How Common Is Hypertrophic Cardiomyopathy?
Cardiomyopathy refers to diseases of the heart muscle. HCM is one of 4 primary "cardiomyopathies" - the other include dilated (thin walls that do not pump well), restrictive (stiff walls that do not relax well), Arrhythmogenic right ventricular cardiomyopathy (fatty fibrosis in the right ventricle).
Hypertrophic Cardiomyopathy is a not an uncommon heart disease. Publications from the 2000's indicate that HCM is the most common of all genetic heart conditions affecting over 1 in 500 people in the general population. Based on these data we may estimate that between 700K and 725K people in the United States have HCM.
Subsequent studies have also proven that HCM has a prevalence of 1 in 500 in a wide variety of populations including, Native Americans, Chinese, Rural Midwestern US, and others. There is no gender, age, or ethnic factor specific to HCM, HCM is an equal opportunity disease.
The number 1 in 500 comes from the body of echocardiogram data, meaning researchers would look at thousands of echocardiograms to see how many hearts had the clinical signs of HCM.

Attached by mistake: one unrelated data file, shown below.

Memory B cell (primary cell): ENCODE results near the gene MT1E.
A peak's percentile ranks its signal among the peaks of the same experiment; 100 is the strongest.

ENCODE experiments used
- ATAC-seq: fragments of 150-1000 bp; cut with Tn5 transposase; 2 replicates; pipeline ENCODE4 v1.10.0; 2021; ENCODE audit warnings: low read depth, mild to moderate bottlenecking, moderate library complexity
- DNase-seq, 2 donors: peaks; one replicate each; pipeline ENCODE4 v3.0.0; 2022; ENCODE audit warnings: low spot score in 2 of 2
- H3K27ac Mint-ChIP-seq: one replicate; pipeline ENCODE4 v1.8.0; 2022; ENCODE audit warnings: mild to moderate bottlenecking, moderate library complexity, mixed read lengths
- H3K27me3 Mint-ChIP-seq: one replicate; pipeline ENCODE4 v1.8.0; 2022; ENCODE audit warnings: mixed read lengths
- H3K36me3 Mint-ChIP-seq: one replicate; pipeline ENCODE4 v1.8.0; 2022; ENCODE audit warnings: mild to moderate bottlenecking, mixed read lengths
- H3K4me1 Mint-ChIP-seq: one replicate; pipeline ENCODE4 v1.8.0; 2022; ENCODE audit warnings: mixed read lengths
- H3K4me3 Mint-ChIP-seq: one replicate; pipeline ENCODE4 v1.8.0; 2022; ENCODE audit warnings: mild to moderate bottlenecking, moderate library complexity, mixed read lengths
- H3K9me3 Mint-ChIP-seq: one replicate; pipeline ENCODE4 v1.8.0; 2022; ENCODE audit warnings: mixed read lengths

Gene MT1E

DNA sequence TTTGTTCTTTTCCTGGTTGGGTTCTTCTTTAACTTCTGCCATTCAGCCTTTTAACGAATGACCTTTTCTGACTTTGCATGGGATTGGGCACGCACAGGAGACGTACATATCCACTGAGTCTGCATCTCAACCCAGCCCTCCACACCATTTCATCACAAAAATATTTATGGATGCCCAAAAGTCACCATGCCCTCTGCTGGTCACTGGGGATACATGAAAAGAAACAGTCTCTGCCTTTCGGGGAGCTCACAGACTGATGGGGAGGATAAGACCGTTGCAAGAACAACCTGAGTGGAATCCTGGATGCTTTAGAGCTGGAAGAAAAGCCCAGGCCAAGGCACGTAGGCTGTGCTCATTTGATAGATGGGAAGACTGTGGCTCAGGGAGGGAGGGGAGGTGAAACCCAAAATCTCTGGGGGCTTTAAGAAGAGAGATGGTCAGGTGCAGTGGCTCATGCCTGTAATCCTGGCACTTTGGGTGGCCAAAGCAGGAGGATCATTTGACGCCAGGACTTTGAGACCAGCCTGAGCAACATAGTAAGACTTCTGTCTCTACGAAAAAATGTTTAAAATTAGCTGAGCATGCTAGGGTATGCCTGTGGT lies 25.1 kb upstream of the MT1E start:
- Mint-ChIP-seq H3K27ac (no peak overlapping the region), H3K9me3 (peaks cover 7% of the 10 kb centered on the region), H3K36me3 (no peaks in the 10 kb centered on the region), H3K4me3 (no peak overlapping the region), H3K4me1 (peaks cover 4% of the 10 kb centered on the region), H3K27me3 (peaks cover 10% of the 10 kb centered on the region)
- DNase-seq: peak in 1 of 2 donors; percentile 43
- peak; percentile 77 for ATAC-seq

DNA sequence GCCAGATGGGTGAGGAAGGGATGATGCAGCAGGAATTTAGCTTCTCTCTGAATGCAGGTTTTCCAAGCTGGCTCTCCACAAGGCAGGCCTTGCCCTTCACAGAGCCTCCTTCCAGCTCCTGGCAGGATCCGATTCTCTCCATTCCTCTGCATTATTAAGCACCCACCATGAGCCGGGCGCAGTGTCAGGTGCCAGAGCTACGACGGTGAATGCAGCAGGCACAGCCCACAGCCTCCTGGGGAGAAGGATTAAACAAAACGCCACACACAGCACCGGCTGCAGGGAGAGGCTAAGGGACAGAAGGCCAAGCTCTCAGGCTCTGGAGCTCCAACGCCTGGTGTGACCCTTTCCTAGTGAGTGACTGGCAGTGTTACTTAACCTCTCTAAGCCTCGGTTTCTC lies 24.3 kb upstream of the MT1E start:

Today, we have 2 new technologies that have shown HCM may be even more common than originally thought, the cardiac MRI and genetic testing.
When looking at all the data collected, the number of those with clinical HCM either on echocardiogram or MRI and those with a genetic marker for HCM, the number of those with HCM may increase to 1 in 200 to 300 - this data is still in process. We can estimate HCM is present in nearly 1 million+ in the USA and 36 million or more worldwide.
Figure 5 indicates that even using the older data at 1 in 500, HCM is more common than many diseases that have greater name recognition.
This image explains the previous studies done world wide to arrive at the prevelance of HCM being 1 in 500.
However, new data published in 2015 updates this data to bring HCM up to 1 in 250 or more.
Hypertrophic Cardiomyopathy Registry: The rationale and design of an international, observational study of hypertrophic cardiomyopathy.Kramer CM, Appelbaum E, Desai MY, Desvigne-Nickens P, DiMarco JP, Friedrich MG, Geller N, Heckler S, Ho CY, Jerosch-Herold M, Ivey EA, Keleti J, Kim DY, Kolm P, Kwong RY, Maron MS, Schulz-Menger J, Piechnik S, Watkins H, Weintraub WS, Wu P, Neubauer S.
Am Heart J. 2015 Aug;170(2):223-30. doi: 10.1016/j.ahj.2015.05.01